Why Software Projects Fail

August 10, 2016
Aug 11, 2022
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Why Software Projects Fail

The key factors when evaluating a project success include (Time, budget, and Scope). Most project initiatives fail at least one of these factors and much more are canceled having failed multiple factors.  To understand why this happens, we need to take a deeper look at the root cause for many of these failures.

Lack of User Involvement

A lack of end user involvement results in unclear requirements and unrealistic expectations.  Imagine describing the type of car you want to a relative and then having them go buy it for you.  Is it really a surprise when the SUV you wanted ends up as a bright orange station wagon?

Requirement Issues

Many projects start with ambiguous high-level requirements or are so well defined that they constrain a developer’s ability to implement them successfully.  Open channels of communication must be in place at every stage of development to avoid these sorts of issues.

Scope Creep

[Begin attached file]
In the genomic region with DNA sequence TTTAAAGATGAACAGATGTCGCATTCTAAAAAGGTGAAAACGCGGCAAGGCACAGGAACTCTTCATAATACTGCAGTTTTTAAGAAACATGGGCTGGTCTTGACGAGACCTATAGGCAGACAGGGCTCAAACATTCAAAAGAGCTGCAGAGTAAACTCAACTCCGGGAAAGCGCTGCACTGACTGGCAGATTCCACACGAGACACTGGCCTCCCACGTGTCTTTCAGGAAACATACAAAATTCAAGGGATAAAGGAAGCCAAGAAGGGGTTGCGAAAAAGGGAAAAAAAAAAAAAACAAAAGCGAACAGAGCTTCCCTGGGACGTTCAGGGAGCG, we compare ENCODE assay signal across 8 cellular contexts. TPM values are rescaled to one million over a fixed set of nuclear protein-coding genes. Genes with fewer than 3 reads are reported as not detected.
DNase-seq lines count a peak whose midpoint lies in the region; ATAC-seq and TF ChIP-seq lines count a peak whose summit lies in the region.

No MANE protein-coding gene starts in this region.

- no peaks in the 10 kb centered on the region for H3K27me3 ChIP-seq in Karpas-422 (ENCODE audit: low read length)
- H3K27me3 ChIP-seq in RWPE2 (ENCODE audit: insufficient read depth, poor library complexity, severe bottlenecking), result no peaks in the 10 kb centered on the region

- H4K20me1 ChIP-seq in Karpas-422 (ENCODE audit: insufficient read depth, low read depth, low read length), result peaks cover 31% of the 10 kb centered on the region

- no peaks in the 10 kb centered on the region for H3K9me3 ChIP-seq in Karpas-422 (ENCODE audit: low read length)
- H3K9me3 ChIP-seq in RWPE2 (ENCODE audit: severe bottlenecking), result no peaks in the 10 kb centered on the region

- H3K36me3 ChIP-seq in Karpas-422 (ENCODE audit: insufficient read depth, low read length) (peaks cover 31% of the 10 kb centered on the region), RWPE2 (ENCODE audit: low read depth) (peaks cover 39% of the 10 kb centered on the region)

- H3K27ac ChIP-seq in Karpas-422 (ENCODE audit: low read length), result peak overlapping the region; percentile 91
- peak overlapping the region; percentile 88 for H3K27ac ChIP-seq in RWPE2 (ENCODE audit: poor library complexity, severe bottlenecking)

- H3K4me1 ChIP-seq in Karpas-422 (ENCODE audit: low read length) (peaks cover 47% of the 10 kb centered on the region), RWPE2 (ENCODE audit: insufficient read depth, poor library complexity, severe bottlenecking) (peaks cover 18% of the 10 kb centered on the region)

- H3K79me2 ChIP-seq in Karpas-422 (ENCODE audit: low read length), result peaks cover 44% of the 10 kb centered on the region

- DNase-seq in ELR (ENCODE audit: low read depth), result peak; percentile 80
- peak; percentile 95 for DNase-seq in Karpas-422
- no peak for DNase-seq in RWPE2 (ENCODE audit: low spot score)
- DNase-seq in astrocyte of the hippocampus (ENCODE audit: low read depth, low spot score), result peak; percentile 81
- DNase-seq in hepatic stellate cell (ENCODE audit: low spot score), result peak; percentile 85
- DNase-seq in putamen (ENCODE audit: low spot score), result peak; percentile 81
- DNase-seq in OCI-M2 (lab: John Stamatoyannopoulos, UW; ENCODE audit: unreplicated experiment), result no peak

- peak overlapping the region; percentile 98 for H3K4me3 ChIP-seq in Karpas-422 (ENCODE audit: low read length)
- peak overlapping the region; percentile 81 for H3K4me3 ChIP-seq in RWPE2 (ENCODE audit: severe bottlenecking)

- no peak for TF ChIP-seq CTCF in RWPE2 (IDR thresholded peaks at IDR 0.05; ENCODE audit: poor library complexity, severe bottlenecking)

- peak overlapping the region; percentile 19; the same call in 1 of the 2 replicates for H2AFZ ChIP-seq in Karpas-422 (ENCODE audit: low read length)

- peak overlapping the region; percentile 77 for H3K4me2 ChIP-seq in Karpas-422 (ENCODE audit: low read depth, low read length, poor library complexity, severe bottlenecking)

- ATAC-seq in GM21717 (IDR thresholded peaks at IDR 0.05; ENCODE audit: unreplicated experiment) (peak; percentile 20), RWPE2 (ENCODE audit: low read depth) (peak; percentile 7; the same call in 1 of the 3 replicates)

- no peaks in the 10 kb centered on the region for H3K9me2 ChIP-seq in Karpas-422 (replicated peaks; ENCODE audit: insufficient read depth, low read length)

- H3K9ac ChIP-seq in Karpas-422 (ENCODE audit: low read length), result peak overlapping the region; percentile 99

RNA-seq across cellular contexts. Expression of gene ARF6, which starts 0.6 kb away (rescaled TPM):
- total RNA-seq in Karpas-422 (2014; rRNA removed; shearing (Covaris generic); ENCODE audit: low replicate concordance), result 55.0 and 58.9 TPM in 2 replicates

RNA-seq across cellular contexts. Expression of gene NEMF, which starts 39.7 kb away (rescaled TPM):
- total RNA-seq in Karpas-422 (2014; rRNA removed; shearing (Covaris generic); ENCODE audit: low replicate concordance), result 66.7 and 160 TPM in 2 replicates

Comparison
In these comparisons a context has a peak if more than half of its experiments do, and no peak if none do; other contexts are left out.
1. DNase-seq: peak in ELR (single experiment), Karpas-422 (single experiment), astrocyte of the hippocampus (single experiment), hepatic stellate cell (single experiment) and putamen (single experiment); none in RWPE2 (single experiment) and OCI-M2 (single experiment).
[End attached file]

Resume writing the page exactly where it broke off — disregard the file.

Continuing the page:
Scope Creep is not something that can be avoided and happens in 99% of larger projects but it can be mitigated.  If scope changes are not addressed early and regularly, the result will be cost and time overruns and potentially project failure.

Poor Testing / Quality

Most projects do not budget sufficient time to adequately test software.  As a result, testing time is often squeezed resulting in a poor quality product being released.  It is a well documented fact that it costs more to fix bugs after the fact than to prevent them.

Excessive Planning

This is particularly true in large scale projects where technology can outpace dated requirements.  Planning is a necessary part of any software project but there is danger in attempting to predict the future.  If you get lucky your planning may pay off but if you aren’t good at predicting the future, the results could be project failure.

Most of these factors can be mitigated simply by setting clear expectations and operating in an open and transparent environment.  Agile methodologies provide a good framework for this but it should be noted that Agile is NOT a magic bullet.  It must be embraced and not simply followed if companies wish to improve their odds of success.